“We’ve put out four albums in the last three years,” Zander says. “It’s a work ethic that I think comes from maybe growing up in the Midwest. It’s a different world now though. We made two records a year with our first four albums.”
“We try to just knock it out,” Nielsen says. “We never were one of those bands that spent months and months and months and months sitting in a studio, trying to make it better and better and better.”
Cheap Trick attributes much of their recent creative boom to both Daxx Nielsen – the band’s touring drummer since 2010 – and Academy Award-nominated producer/songwriter Julian Raymond, the de-facto “fifth member” of Cheap Trick and friend for more than three decades.
“Julian’s a godsend,” Nielsen says. “Working with us is like herding cats, but he does it. He listens to everybody. Bad ideas, good ideas, he listens to them all. It’s what a real producer does.”
“We consider him part of the band,” Zander says. “He’s a songwriter, a singer, a musician, a producer. He’s the whole package of somebody that you want to work with.”
Sessions for IN ANOTHER WORLD got underway with Raymond at Nashville’s Love Shack Studios during a free week amidst the band’s endless tour. The band’s approach to songwriting remains the same as ever, with each member contributing ideas and musical elements that are then made whole through collective creativity.
“We all have home studios,” Zander says. “So the basic stuff – demos and pre-production – comes from our homes individually and then we bring that into the band. If it’s half-baked, we throw it back in the oven and fix it up. Then we set aside a week and go in and record the record.”
“We’ve built up all these different ideas over all the years,” Petersson says. “There will be certain things that maybe didn’t strike people at the time but now it’s like, what’s that? Wow, that’s great.”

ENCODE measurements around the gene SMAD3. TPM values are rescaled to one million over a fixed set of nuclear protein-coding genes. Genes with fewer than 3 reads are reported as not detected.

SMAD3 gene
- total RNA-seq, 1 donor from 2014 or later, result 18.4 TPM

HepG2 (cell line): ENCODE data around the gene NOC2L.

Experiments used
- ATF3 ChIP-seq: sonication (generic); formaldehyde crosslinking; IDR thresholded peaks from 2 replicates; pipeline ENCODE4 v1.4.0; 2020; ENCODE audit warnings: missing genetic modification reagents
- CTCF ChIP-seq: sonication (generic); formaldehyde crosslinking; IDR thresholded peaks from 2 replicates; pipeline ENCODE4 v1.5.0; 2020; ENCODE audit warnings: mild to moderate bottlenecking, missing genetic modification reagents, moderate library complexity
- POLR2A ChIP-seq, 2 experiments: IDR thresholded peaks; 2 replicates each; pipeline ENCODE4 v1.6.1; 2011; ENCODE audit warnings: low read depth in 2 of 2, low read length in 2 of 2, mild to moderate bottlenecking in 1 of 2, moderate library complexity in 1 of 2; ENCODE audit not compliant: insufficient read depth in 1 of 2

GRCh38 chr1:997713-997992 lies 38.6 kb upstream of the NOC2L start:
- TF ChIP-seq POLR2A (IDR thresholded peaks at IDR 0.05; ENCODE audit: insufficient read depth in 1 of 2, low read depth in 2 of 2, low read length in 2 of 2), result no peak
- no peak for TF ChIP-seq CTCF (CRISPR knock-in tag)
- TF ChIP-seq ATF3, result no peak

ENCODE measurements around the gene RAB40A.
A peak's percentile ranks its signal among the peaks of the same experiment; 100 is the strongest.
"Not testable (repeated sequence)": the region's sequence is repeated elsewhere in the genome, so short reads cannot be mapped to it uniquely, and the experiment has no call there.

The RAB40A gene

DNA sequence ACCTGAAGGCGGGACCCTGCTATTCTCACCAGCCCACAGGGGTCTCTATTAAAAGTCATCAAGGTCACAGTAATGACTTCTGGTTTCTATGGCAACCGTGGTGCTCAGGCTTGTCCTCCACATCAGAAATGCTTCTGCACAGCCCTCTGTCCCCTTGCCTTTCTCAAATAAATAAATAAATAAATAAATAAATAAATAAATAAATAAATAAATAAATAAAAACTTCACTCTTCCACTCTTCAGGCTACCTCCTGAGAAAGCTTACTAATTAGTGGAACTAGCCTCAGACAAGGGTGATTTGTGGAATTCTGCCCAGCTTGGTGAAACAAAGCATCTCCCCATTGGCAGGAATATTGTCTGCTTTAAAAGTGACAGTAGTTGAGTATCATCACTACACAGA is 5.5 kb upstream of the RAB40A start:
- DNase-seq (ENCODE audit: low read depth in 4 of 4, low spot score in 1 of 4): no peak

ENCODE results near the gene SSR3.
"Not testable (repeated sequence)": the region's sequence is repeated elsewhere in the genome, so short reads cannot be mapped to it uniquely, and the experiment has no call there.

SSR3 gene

Kicking off with “Here Comes The Summer” – which first appeared in 2018 as a standalone single titled “The Summer Looks Good on You” – IN ANOTHER WORLD is Cheap Trick at their most eclectic, touching on a myriad of distinct sounds and song approaches, from the breakneck “Another World (Reprise)” to the swampy Chicago blues number, “Final Days” (the latter boasting fiery harmonica from GRAMMY® Award-nominated singer and Wet Willie frontman Jimmy Hall).
“Cheap Trick has always been diverse,” Nielsen says. “We didn’t just try to write a pop song and then make the rest of the record a bunch of other pop songs, just not as good.”
“There’s a lot of nuance in our songs,” Nielsen says. “They sound fairly simple but they’re not.”
To be sure, a slightly dark sense of unknowing permeates IN ANOTHER WORLD, imbuing songs like “Another World” and “So It Goes” with a haunting new meaning in these strange times. Though “The Party” might swagger like the Sunset Strip in the 198
0s, the song is in fact, says Zander, about living on “the edge of death.”
“This record in particular reflects what’s going on in the world around us right now,” Zander says. “We’ve always been a positive band, we’ve always been hopeful, even when we’re being tongue in cheek. But now that we’re getting older there’s not as much nyah-nyah-nyah-nyah-nyah going on.”